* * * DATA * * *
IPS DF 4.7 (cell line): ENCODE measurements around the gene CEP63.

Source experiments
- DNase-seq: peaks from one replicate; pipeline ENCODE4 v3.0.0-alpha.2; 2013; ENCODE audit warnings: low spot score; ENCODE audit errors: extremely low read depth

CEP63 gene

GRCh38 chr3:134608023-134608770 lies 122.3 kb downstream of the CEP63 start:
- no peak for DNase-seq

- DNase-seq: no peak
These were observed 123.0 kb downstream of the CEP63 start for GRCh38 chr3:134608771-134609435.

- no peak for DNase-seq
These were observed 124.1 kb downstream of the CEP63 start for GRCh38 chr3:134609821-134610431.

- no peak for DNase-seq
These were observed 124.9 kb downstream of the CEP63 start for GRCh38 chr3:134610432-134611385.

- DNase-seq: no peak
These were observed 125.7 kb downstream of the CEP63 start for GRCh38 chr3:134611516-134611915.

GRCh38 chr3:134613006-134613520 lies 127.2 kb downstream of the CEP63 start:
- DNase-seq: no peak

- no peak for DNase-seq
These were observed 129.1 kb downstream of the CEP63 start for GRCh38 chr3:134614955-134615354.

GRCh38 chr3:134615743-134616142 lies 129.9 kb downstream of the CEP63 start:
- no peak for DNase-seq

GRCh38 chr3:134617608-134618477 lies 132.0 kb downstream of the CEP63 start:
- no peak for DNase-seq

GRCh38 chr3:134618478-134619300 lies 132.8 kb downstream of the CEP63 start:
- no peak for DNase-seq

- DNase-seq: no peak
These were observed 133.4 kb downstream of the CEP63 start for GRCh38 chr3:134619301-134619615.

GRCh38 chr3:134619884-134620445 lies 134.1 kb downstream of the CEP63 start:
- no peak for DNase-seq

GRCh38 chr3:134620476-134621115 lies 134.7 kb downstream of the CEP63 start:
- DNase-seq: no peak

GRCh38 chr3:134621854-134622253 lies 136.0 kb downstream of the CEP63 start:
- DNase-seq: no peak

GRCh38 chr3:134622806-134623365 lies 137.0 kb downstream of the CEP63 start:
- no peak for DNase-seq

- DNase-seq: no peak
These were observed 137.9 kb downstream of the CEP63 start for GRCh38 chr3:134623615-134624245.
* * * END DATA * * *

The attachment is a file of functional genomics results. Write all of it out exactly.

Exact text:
IPS DF 4.7 (cell line): ENCODE measurements around the gene CEP63.

Source experiments
- DNase-seq: peaks from one replicate; pipeline ENCODE4 v3.0.0-alpha.2; 2013; ENCODE audit warnings: low spot score; ENCODE audit errors: extremely low read depth

CEP63 gene

GRCh38 chr3:134608023-134608770 lies 122.3 kb downstream of the CEP63 start:
- no peak for DNase-seq

- DNase-seq: no peak
These were observed 123.0 kb downstream of the CEP63 start for GRCh38 chr3:134608771-134609435.

- no peak for DNase-seq
These were observed 124.1 kb downstream of the CEP63 start for GRCh38 chr3:134609821-134610431.

- no peak for DNase-seq
These were observed 124.9 kb downstream of the CEP63 start for GRCh38 chr3:134610432-134611385.

- DNase-seq: no peak
These were observed 125.7 kb downstream of the CEP63 start for GRCh38 chr3:134611516-134611915.

GRCh38 chr3:134613006-134613520 lies 127.2 kb downstream of the CEP63 start:
- DNase-seq: no peak

- no peak for DNase-seq
These were observed 129.1 kb downstream of the CEP63 start for GRCh38 chr3:134614955-134615354.

GRCh38 chr3:134615743-134616142 lies 129.9 kb downstream of the CEP63 start:
- no peak for DNase-seq

GRCh38 chr3:134617608-134618477 lies 132.0 kb downstream of the CEP63 start:
- no peak for DNase-seq

GRCh38 chr3:134618478-134619300 lies 132.8 kb downstream of the CEP63 start:
- no peak for DNase-seq

- DNase-seq: no peak
These were observed 133.4 kb downstream of the CEP63 start for GRCh38 chr3:134619301-134619615.

GRCh38 chr3:134619884-134620445 lies 134.1 kb downstream of the CEP63 start:
- no peak for DNase-seq

GRCh38 chr3:134620476-134621115 lies 134.7 kb downstream of the CEP63 start:
- DNase-seq: no peak

GRCh38 chr3:134621854-134622253 lies 136.0 kb downstream of the CEP63 start:
- DNase-seq: no peak

GRCh38 chr3:134622806-134623365 lies 137.0 kb downstream of the CEP63 start:
- no peak for DNase-seq

- DNase-seq: no peak
These were observed 137.9 kb downstream of the CEP63 start for GRCh38 chr3:134623615-134624245.